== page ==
Friday AM Observations

  • By John Antonik
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  • October 04, 2013 10:22 AM
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Some Friday morning observations and notes before we jump on an airplane and fly out to Waco, Texas to face 17th-ranked Baylor on Saturday night …

- Is Baylor the best thing since the ’72 Dolphins, or, is what the Bears have done so far this year simply a product of who they’ve played as much as it is how they’ve played?

That’s a tough call. This week, Baylor is No. 1 in the country in scoring offense, passing offense, total offense and passing efficiency. On the other side of the ball, the Bear defense is No. 1 in the nation in tackles for loss, red zone defense and is No. 2 in scoring defense.

Junior quarterback Bryce Petty has three games worth of starting experience under his belt after getting a sideline view watching Nick Florence operate coach Art Briles’s high-scoring attack to near perfection last year. And already Petty leads the country in passing efficiency with a 239.5 passer rating and his 20.02 yards per completion percentage is also tops in the nation. He is fifth in the country with an average of 333.7 yards per game.

The Baylor defense has already produced more touchdowns (four) than it has allowed (three) so far this season and in three years under Baylor defensive coordinator Phil Bennett, the Bears have scored an impressive 11 defensive touchdowns.

As for the competition, well, Wofford is now 2-2 after a 3-0 loss to Gardner-Webb last week, Buffalo evened its record to 2-2 with back-to-back victories over Stony Brook and UConn (costing coach Paul Pasqualoni his job by the way) and Louisiana-Monroe dropped to 2-4 following last night’s 31-10 defeat to Western Kentucky.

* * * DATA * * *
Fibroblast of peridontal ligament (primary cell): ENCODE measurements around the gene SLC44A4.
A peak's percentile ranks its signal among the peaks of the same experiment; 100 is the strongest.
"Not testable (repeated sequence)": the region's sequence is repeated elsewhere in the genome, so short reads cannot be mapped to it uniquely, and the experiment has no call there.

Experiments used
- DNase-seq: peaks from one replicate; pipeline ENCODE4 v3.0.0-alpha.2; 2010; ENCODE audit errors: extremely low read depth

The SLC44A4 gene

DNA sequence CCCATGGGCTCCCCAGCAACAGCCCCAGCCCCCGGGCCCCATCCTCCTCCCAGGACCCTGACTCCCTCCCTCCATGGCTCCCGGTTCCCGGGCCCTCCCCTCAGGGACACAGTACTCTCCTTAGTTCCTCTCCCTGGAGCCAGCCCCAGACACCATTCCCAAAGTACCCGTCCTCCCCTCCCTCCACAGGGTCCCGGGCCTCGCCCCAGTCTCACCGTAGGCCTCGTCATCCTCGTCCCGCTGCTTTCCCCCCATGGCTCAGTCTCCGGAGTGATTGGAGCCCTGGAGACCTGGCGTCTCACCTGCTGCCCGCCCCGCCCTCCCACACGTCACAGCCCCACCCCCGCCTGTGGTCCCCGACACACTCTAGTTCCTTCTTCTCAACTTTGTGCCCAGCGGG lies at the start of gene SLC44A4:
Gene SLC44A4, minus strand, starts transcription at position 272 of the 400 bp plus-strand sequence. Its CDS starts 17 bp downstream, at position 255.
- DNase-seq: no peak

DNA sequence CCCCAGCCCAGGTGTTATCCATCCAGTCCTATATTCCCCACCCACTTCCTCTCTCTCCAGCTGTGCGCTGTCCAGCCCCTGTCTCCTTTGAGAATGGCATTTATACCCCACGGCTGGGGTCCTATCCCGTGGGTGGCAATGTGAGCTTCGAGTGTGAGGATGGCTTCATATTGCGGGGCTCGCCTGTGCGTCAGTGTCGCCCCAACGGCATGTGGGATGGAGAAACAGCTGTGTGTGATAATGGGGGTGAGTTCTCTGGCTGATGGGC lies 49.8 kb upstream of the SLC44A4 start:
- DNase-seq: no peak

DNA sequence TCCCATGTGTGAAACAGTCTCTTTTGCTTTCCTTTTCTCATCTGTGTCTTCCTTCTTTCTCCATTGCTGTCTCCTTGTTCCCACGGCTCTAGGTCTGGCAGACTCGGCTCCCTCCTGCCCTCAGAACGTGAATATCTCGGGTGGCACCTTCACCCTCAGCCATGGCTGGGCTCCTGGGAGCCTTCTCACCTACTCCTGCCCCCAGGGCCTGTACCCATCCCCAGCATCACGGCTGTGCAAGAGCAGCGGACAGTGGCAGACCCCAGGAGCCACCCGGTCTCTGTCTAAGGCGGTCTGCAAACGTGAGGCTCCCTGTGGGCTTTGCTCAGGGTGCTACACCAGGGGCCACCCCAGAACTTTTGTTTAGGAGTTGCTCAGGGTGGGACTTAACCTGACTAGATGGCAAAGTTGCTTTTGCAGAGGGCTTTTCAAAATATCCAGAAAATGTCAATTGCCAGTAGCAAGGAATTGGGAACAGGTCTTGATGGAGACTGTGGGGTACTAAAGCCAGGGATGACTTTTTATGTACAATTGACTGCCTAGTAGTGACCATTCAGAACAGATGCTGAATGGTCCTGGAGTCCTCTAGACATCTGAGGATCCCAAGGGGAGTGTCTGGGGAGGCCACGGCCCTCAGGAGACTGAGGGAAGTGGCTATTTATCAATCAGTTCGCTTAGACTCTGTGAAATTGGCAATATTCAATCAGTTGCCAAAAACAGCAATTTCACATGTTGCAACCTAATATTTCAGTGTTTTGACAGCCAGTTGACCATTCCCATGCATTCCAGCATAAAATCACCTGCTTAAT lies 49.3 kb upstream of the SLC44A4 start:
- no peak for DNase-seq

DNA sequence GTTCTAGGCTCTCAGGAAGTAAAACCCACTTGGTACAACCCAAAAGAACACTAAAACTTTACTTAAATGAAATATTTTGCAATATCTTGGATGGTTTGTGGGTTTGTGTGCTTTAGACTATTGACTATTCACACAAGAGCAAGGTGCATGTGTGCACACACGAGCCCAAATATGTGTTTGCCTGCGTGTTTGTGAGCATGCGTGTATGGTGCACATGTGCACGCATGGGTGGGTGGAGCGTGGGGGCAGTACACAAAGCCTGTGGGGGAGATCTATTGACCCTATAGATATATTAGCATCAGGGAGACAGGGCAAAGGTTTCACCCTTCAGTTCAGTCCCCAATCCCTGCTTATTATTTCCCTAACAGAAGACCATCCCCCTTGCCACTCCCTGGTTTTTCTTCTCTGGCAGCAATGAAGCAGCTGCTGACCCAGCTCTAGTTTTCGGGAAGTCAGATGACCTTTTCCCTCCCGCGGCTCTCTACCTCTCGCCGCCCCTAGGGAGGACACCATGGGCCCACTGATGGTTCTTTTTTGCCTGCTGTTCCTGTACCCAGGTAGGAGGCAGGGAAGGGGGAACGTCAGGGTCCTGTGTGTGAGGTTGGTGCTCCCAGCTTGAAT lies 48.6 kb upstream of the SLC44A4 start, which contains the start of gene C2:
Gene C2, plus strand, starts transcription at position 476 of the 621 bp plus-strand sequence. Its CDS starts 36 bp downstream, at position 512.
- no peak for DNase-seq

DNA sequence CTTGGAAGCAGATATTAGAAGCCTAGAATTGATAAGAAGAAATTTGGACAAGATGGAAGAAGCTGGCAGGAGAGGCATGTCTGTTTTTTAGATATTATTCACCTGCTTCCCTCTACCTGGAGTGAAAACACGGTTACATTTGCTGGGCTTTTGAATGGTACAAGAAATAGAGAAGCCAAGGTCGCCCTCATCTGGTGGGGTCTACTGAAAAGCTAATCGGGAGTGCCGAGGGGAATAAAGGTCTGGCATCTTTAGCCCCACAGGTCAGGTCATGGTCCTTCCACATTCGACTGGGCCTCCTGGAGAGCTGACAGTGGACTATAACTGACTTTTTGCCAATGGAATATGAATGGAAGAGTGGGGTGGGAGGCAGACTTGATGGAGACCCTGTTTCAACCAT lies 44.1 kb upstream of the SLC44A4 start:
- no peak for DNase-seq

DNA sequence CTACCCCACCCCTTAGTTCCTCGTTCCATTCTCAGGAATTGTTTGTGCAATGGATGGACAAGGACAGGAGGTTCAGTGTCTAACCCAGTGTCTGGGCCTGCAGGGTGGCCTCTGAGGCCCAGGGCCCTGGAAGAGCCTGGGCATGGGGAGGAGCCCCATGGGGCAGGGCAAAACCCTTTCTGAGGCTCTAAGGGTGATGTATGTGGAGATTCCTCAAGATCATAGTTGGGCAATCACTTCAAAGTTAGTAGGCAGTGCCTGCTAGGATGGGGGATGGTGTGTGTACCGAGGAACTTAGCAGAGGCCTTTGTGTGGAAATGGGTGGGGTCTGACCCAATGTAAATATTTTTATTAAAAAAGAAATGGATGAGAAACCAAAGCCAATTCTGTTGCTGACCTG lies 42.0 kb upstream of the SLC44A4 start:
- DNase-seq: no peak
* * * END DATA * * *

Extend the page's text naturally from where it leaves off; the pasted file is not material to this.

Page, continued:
So, has it been a product of great play or a great scheduling? I guess that’s a matter of opinion, but the Mountaineers are going to see for themselves on Saturday just how good the Bears really are.

- During his Thursday night radio show coach Dana Holgorsen announced that Clint Trickett is going to make his second start of the year on Saturday against the Bears. Trickett led West Virginia to a 30-21 victory over 11th-ranked Oklahoma State last weekend by completing 24-of-50 passes for 309 yards and a touchdown. That TD pass to Kevin White remains West Virginia’s only touchdown hookup against BCS-level competition so far this season.

- Did you realize that Baylor has only played one football game in the last 27 days? The Bears are on week four of their schedule while West Virginia is now on week six.

“Timing is a big deal,” said Holgorsen, adding that he would not like having that much time off at the beginning of the season. “Whether it’s an advantage for them, I don’t know.”

However, Holgorsen did say he is looking forward to the team’s open date next weekend. “You want to heal people up to rejuvenate some guys,” he said.

- On-field communication between Holgorsen and Trickett was a hot topic after last Saturday’s game against Oklahoma State, and that has continued to be a popular topic of conversation this week. You have to wonder if someone in the program can’t figure out a Rosetta Stone version of Holgorsen’s signaling system to help expedite the process.

“It starts with sign language,” Holgorsen explained. “Try to learn the sign language of the alphabet. You can probably learn it in the course of a week. That’s step one - learning the signals and what they mean.